A pair of international winter sporting events will likely be returning to the city, thanks to financial support from the City of Prince George.
On June 14, city council approved funding for the city to host the 2022 Women's World Curling Championships and the 2024 Para Biathlon World Championships and World Para Nordic Skiing World Cup Finals.
City council approved a $250,000 request from the Caledonia Nordic Ski Club to support their bid to host the para biathlon and para Nordic events. Council also approved $200,000 to cover in-kind costs for hosting the curling championships.
Prince George was scheduled to host the 2020 Women's World Curling Championship in March 2020, but the event was cancelled at the last minute at the onset of the COVID-19 pandemic.
"This was the first major event cancelled because of the pandemic," Coun. Frank Everitt said. "We are not spending new money today, we are spending money that was dedicated in 2020."
In 2020, the city provided $300,000 to Curling Canada as the host city for the games and that is being carried forward to the 2022 event, according to a staff report which went before council. The hosting agreement between the city and Curling Canada remains the same as in 2020.
Curling Canada is asking the city to cover between $150,000 and $200,000 in in-kind costs for hosting the games at CN Centre. The city has $200,000 from 2020 earmarked in the Major Events Reserve to cover those costs, the report said.
"It will be a really great way to begin with an event that we were supposed to host in 2020," Coun. Cori Ramsay said.
Coun. Kyle Sampson said the ticket sales and other support the curling event had in 2020 is likely to carry forward to 2022.
"We saw proof of concept of this event's success," Sampson said. "I think we are going to see huge economic benefits."
'THE CUPBOARDS ARE BARE'
While council was unanimous in its support to host the 2022 Women's World Curling Championship, it was divided on whether to back the Caledonia Nordic Ski Club's bid to host the para biathlon and para Nordic events in 2024.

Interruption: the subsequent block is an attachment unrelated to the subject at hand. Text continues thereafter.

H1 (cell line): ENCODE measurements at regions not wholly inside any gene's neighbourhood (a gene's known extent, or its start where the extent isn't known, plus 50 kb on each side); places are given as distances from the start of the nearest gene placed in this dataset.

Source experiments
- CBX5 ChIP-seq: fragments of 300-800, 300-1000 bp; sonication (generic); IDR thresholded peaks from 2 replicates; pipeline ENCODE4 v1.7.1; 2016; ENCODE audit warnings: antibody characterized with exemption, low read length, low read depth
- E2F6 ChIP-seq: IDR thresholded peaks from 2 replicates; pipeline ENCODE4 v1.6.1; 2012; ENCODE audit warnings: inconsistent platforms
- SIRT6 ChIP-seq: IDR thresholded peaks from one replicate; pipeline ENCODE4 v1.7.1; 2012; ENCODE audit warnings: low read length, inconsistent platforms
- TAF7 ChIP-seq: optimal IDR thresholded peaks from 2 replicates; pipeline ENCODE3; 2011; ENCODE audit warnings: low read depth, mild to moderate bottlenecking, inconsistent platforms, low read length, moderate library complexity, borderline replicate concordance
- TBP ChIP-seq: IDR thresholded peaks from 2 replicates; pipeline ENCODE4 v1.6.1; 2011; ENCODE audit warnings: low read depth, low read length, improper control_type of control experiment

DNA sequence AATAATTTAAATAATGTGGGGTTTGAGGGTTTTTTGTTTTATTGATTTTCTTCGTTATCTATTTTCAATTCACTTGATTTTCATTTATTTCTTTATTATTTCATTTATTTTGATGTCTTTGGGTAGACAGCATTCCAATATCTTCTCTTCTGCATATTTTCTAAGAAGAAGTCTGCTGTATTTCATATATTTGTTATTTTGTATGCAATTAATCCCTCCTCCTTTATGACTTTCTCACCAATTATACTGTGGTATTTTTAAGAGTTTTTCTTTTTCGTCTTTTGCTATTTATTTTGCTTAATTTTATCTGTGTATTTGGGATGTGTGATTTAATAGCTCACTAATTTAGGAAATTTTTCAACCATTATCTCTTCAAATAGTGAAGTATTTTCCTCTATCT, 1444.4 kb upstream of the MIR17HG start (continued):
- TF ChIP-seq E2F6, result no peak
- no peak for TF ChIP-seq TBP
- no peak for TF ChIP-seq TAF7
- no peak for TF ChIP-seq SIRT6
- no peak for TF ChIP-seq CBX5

The club hosted the 2019 World Para Nordic Skiing Championships, which drew 202 competitors from 17 countries for seven days of competition. The city provided $250,000 in grant money to help host the 2019 games, which had a final budget of $2.47 million and generated an estimated $4.42 million in local economic activity, according to Caledonia Nordic Ski Club director of competitions Kevin Pettersen.
After delaying a decision twice, council voted in favour of the funding for the 2024 event in a 6-2 split vote. The city will provide $20,000 this year, $20,000 in 2022 and the remaining $210,000 in 2023.
Both Ramsay and Coun. Teri McConnachie said their key concern is that the city only has $67,000 remaining in its Major Events Reserve. The reserve is normally funded through gaming revenue, city finance director Kris Dalio said.
The city receives 10 per cent of the net revenue of the Treasure Cove Casino in gaming revenue, of which a portion is used to fund the Major Events Reserve and the remaining goes to the city's capital project reserve, Dalio explained.
If casinos are allowed to reopen on July 1 as expected, and if the casino's business returns at a profitable level, there may be enough in the Major Events Reserve to cover the request by the ski club by 2023, Dalio said. If not, the remaining amount would have to be funded through the general tax levy.
"I am not comfortable asking taxpayers to pay for this," Ramsay said. "I just can't support it today. In a five-year window, we're giving one organization half a million dollars. I don't think it is fair to other groups."
McConnachie said the 2019 World Para Nordic Skiing Championship was a great event, but city is not in a position to support the events right now.
"The cupboard is bare. We don't know when we can fill that cupboard again," she said. "There is too high a risk of this having to come from the tax levy."
Coun. Brian Skakun said hosting the event is an investment in the community, pointing out that the Prince George Chamber of Commerce wrote a letter in support of the event.
"This event is really important to them, it's important to the economic recovery of the community," Skakun said. "I definitely support this, it means a lot to the community."
Pettersen told council that hosting international-calibre events allows the club to enhance its facilities for everyone in the community who uses them.
"We have something special here. When we bring in events, that helps us improve our capital infrastructure. We would never get snowmaking (capability) on membership dues," he said. "Our whole mission is to provide a healthy lifestyle."